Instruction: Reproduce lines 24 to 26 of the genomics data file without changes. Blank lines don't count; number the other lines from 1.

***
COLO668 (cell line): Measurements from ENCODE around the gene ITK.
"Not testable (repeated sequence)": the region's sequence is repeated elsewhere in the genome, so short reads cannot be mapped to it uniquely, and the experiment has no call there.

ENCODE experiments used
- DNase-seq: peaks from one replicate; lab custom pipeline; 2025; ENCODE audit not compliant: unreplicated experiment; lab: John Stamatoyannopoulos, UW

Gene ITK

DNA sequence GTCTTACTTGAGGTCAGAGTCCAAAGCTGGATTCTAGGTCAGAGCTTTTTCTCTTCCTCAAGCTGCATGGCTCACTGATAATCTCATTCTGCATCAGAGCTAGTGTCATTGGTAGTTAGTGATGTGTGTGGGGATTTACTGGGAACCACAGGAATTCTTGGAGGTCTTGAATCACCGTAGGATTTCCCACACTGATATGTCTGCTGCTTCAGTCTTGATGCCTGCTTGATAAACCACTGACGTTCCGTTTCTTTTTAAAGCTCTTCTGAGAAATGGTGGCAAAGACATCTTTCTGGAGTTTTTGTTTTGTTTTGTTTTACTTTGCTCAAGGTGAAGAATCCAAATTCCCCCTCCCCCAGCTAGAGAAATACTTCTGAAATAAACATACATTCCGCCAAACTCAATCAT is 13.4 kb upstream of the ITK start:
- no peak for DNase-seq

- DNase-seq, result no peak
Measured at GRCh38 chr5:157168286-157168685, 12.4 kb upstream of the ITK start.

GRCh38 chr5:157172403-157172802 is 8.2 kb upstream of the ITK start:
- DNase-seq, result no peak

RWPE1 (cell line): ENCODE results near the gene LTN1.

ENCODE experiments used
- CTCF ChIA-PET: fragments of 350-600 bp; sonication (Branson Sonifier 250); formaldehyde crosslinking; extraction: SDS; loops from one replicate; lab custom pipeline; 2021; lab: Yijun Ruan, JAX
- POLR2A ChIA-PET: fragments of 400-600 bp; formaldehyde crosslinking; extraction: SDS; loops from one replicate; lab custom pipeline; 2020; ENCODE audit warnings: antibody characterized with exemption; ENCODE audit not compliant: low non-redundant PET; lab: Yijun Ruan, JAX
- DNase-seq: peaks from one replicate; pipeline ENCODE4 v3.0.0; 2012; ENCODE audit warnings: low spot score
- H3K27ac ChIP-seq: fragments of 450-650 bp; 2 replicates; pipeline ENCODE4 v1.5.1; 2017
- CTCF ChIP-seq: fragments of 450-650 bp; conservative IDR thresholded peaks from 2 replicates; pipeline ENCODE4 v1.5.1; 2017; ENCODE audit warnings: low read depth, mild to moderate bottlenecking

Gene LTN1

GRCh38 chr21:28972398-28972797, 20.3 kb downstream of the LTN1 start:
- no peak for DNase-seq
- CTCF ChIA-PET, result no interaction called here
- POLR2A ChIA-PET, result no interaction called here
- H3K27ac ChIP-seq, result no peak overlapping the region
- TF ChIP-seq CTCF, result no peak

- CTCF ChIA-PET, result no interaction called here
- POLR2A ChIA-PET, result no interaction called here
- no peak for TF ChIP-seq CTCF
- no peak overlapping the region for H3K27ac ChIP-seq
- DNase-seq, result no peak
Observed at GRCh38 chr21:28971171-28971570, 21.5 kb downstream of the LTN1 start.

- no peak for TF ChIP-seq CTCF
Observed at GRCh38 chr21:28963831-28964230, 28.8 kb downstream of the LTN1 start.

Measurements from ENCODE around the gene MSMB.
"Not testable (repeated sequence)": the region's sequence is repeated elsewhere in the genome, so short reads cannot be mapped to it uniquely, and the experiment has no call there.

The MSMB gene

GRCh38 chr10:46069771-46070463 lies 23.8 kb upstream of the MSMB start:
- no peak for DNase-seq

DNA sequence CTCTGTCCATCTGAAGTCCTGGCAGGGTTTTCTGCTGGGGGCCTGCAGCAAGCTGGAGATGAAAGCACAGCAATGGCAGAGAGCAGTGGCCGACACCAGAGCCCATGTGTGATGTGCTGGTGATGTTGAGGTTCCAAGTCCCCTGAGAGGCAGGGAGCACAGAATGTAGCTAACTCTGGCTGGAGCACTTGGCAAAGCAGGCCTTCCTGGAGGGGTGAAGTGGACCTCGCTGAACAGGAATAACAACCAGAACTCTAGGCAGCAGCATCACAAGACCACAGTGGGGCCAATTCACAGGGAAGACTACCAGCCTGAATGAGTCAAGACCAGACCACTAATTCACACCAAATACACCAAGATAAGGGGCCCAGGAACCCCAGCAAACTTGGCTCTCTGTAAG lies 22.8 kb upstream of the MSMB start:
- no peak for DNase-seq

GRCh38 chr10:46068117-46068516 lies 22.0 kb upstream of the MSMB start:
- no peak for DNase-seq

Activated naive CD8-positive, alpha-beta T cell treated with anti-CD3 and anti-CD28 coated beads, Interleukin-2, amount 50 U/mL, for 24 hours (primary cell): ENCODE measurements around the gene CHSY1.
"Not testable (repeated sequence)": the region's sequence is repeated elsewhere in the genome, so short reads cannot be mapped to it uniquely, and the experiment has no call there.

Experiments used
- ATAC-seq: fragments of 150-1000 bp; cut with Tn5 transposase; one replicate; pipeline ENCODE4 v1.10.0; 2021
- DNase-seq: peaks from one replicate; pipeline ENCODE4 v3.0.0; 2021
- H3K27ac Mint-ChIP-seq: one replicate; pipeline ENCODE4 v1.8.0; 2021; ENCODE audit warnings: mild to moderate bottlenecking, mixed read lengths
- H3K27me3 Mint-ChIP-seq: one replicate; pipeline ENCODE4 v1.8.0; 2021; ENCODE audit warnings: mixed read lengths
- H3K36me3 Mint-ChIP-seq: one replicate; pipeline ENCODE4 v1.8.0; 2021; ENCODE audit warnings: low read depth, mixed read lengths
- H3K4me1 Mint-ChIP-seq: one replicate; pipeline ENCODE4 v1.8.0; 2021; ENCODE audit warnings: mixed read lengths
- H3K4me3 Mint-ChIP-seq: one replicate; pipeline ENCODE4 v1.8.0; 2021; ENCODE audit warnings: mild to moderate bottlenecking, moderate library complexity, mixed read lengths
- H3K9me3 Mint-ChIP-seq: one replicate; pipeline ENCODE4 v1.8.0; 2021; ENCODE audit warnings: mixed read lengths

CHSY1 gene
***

- H3K27ac ChIP-seq, result no peak overlapping the region
- TF ChIP-seq CTCF, result no peak

- CTCF ChIA-PET, result no interaction called here